Talk about the meaning of any photograph.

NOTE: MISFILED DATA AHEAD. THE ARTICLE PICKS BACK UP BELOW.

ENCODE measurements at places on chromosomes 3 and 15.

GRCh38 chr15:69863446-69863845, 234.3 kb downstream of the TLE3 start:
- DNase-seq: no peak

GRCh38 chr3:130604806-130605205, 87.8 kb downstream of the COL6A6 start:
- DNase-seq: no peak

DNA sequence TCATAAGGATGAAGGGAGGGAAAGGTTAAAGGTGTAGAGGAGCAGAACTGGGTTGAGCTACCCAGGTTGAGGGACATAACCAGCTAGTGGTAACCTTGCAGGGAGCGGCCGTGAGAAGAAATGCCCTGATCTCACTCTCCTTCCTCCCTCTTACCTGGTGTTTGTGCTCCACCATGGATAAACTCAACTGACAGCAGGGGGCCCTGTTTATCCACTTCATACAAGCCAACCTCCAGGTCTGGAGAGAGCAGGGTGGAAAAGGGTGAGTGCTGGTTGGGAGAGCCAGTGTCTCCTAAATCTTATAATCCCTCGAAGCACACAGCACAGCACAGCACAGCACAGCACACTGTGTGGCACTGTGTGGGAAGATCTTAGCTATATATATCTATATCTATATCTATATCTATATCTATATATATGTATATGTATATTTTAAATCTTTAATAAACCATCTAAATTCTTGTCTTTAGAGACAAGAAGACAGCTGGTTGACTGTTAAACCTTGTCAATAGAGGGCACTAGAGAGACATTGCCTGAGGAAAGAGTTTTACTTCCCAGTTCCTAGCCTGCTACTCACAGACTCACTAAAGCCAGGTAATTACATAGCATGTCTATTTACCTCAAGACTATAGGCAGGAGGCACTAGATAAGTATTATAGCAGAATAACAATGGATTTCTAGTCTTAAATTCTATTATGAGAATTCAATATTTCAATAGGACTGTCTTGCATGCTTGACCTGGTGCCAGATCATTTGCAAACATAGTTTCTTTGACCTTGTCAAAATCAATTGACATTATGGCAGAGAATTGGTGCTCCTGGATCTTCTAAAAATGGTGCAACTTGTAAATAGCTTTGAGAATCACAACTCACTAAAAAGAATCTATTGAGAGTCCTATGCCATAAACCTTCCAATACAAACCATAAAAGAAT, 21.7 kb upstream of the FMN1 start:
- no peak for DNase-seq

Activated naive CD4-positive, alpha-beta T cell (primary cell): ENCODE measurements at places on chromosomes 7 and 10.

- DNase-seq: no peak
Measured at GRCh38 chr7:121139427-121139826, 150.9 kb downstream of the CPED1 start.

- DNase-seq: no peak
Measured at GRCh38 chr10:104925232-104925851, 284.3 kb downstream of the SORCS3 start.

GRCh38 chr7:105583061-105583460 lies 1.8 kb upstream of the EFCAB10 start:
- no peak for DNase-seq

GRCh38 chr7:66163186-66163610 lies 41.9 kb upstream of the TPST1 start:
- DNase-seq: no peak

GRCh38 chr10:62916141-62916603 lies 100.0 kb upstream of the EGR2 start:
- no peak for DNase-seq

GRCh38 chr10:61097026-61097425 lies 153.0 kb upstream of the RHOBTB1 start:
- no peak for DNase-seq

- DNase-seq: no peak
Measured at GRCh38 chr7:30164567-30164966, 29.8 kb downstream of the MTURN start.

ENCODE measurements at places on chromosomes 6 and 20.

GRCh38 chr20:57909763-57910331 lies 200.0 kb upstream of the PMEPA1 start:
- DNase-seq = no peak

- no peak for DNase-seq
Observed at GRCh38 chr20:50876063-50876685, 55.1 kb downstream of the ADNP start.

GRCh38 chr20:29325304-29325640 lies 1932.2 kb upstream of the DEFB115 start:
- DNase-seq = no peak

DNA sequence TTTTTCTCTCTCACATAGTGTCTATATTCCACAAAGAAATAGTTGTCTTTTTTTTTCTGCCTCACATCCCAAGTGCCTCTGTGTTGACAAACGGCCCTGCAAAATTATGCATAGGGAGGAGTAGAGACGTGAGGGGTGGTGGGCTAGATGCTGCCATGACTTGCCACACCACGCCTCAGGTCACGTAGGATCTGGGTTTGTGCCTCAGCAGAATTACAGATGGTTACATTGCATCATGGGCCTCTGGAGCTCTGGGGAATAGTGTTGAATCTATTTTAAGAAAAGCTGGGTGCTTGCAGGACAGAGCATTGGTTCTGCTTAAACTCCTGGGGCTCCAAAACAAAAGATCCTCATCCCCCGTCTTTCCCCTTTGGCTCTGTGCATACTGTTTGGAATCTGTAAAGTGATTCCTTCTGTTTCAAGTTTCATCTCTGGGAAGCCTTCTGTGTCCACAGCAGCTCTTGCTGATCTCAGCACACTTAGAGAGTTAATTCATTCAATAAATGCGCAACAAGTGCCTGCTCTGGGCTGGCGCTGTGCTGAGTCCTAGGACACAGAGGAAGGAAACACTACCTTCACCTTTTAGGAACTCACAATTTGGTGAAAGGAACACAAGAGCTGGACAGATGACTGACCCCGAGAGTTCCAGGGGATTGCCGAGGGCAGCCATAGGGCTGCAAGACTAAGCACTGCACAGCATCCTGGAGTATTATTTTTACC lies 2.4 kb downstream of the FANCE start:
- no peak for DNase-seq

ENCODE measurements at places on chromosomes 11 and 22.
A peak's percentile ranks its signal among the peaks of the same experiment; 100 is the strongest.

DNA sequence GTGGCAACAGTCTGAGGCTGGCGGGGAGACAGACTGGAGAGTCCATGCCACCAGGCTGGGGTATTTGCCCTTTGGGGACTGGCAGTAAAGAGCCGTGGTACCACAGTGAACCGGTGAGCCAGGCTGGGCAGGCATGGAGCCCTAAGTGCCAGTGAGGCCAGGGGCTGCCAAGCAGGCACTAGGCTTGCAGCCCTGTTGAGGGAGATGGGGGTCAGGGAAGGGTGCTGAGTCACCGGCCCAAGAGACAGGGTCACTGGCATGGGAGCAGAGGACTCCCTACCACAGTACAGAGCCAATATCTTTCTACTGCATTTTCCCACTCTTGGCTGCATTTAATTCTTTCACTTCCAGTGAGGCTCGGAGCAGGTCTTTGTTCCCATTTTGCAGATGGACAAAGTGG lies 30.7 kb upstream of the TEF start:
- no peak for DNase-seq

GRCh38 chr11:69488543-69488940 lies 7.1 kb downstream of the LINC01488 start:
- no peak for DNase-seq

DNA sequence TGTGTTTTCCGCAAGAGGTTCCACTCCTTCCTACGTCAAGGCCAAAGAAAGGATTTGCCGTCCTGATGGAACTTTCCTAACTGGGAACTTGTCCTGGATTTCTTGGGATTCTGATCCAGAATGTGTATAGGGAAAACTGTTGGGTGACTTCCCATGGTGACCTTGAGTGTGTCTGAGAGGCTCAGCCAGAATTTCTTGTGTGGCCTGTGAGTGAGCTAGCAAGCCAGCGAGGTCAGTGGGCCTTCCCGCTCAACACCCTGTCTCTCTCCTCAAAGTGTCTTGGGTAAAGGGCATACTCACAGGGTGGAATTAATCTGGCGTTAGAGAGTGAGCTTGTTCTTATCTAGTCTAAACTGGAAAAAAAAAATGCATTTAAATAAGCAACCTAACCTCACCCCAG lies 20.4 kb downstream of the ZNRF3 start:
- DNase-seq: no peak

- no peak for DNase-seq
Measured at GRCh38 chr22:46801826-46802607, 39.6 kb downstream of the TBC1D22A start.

As I watched my first black and white print slowly emerge from nothingness, the methodical ticking of the timer behind me, I smiled as a wave of excitement passed through me. Without thinking, I began to dance to the rhythm of the clock. From the moment I developed my first print, I have been captivated by photography: the smell of darkroom chemicals, the feel of a slippery print between my fingertips, and the way that the safelight makes everything look black and white, transporting me back in time to an old movie. After two years and hundreds of prints, I still do a little dance every time I watch a print materialize in the developer. For me, manipulative photography is a unique and effective means of communication, a way to express my ideas and opinions about the world. I use “trick” photography techniques – including double-printing, superimposing negatives, dodging, and burning – as tools with which to transform my intangible ideas into concrete images. I approach my photography by first deciding upon a thought or feeling I want to express, or a statement that I want to make. I visualize the final picture, and work backwards to figure out how to create it. I chose this picture of my six-year-old sister, Nikki, for two reasons. First, it demonstrates how much time and energy I devote to photography. More significantly, it exemplifies how I use photography to express abstract concepts visually. With this photograph, I am conveying my thoughts and feelings about the changing nature of growing up. Like most kids, I hear stories from my parents about the “good old days,” where life was easy and kids were carefree. When I compare these stories to my life and other teenagers around me, it seems that we are growing up and maturing much faster. I see this already in my sister, who is only six. Living in a house with two teenage brothers, she has already started to move away from childhood. But she seems conflicted about this, desperately trying to balance her desire to be more “grown up” with a competing desire to retain her childlike nature. I, too, have a cautionary voice inside of my head. It reminds me, as I take on more and more academic and community responsibilities, to keep things in perspective, to remember to have fun, and to enjoy the lighter side of life. It is this tension, this balance between maturity and childhood, seriousness and fun, that I was trying to capture with this photograph. I had a vision of my sister, Nikki, blowing bubbles, with an image of herself inside one of the rising bubbles. As she blows the bubbles upwards, symbolically pushing herself away from childhood into a more adult world, another part of her is reluctant to grow up. The juxtaposition of her concerned expression as she blows bubbles with her look of anxiety as she attempts to break out of the rising bubble serves to suggest this inner struggle. The image of her trapped in the bubble, frantically trying to escape, symbolizes the subconscious voice inside her head urging her not to grow up too fast, not to give up her innocent, playful side. The technical process of transforming this idea into an actual photograph was a real challenge. I needed a picture of my sister blowing the perfect-sized bubble in a very specific position, with a facial expression that would indicate a feeling of angst and uncertainty. Not surprisingly, given that she is only six years old, it took almost a hundred pictures and the promise of chocolate chip cookies to get it just right. I also needed an image of Nikki crouching down, pretending to be stuck inside of a bubble, this time with an expression of panic. Another twenty-five pictures; more cookies. I then had to figure out how to print the two negatives taken under different lighting conditions on the same piece of paper, sized and aligned correctly, without losing print quality. I spent days attempting to create on paper exactly what was in my head. I made over thirty prints, but not one was quite right. One Friday, after basketball practice, I asked my photography teacher for the darkroom key. After experimenting with a few new techniques and creating ten or so more failed prints, I still could not get it right. With the school now closed and all of the students and teachers gone, I decided that I would not leave the darkroom until I had perfected the photograph. On the twenty-first try, I slipped the still blank paper into the developer with anticipation and turned the timer to two minutes. As the rhythmic ticking of the clock echoed like a drum through the vast emptiness of the deserted school, I, alone in the darkroom, watched as the exact vision inside my head materialized on the paper. With a smile of relief and a sigh of accomplishment, I began my dance.